Rachelle declared that the 30 UK delegates would be split 17 for Kerry, seven for Dean, six for Edwards.
We retired back to the Dean supporters room to choose our seven. Ten people were interested in going to Edinburgh. Each of them made a few remarks to explain why they should be chosen. We were then asked to pick our seven.
But bureaucratic rules intervened. It seems the rules of the international caucus requires gender balance in all delegations. So even at our micro level, the delegates had to be gender balanced. Only three of the ten were male — so they were in effect guaranteed selection. Only four of the seven women could be picked. My own personal choice was for five women and two men. “It’s almost bad enough to make me a Republican,” I said to another Dean supporter bewildered by the gender rule. Just joking, of course.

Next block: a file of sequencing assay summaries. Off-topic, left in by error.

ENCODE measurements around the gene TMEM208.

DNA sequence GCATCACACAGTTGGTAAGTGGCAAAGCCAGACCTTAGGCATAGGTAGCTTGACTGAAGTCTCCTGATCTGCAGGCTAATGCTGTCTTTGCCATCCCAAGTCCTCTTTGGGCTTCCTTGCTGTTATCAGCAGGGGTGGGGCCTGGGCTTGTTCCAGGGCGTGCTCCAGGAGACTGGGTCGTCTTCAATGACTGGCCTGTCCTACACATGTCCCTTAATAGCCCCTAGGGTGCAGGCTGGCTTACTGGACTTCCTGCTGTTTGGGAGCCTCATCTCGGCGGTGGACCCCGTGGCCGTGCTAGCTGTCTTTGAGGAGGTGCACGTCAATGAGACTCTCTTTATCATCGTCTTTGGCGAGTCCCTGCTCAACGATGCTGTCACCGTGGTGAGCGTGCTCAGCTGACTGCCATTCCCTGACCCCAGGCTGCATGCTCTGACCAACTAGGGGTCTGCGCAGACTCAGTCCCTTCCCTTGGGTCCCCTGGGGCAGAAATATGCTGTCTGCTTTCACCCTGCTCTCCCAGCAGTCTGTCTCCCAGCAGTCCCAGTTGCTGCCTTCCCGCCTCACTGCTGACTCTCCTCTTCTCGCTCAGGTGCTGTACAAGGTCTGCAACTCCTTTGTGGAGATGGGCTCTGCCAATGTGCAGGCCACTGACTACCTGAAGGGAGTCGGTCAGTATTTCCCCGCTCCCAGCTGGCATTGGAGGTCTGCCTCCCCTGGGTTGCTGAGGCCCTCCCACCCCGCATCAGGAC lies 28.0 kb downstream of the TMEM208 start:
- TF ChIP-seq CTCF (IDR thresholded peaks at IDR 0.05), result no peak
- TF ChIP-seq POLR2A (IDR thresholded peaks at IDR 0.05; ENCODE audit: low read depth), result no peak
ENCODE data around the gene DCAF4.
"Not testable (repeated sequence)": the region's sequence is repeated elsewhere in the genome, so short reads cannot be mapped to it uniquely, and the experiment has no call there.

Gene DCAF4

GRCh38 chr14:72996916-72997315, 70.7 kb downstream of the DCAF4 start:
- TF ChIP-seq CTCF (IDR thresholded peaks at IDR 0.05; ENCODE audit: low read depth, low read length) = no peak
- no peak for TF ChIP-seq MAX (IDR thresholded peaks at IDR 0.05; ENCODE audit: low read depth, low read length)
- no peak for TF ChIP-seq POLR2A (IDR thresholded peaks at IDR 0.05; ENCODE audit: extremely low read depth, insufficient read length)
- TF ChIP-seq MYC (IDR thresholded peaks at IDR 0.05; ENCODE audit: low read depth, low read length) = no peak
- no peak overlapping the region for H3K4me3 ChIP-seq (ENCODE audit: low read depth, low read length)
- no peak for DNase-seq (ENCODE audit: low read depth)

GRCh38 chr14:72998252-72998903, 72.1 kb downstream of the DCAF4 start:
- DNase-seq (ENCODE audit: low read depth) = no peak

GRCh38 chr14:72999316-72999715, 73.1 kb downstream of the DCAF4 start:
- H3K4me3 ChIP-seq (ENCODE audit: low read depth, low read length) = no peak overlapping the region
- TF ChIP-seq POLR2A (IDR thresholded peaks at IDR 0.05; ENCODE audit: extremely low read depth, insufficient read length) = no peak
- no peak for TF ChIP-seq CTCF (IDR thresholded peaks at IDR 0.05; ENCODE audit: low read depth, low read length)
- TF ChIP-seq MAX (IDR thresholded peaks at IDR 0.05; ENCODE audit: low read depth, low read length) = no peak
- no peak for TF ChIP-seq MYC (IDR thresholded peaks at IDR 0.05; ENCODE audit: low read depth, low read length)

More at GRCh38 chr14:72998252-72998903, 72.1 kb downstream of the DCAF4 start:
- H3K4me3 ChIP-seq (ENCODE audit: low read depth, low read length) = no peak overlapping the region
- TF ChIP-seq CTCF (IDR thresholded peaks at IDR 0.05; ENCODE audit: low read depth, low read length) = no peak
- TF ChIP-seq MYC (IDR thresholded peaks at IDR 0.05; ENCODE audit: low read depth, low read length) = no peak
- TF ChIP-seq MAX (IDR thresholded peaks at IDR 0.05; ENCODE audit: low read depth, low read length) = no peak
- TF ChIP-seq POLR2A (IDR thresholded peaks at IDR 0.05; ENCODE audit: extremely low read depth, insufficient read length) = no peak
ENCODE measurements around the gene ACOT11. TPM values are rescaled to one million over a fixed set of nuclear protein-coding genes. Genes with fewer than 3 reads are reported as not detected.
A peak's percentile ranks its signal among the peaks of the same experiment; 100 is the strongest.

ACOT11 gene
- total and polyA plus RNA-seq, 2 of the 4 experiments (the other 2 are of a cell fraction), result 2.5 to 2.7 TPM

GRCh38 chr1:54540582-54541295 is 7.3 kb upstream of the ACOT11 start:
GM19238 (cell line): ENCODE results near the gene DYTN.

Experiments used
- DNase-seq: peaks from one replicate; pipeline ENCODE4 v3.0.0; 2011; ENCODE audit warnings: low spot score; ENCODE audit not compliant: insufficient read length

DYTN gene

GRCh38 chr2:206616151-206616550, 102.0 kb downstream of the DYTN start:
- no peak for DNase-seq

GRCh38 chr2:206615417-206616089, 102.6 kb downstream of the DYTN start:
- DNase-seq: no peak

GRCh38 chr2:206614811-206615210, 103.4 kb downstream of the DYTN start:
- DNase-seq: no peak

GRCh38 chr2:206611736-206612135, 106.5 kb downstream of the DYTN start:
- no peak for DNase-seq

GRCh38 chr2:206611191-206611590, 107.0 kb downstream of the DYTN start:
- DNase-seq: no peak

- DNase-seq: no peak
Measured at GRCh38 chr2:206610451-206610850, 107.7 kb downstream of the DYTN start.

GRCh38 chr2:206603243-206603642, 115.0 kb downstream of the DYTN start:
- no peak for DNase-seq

This UK diversion aside, I reckon the nomination is very likely to go to Kerry, with Edwards perhaps still having an outside chance. So why did I continue to support Dean last night?
I saw my preference last night as a tribute to the campaign that — as much as anger at Bush — brought over 600 people to the caucus. I think the Democratic campaign we are seeing has largely been scripted by Dean, even though his moment has now passed. Of the candidates with a chance, Dean alone tore into president Bush throughout last year. He enabled the Democratic party to rediscover its voice (USA Today has a good piece on this theme). He convinced people that Bush can be defeated in November. And that’s what everyone who turned up last night wants.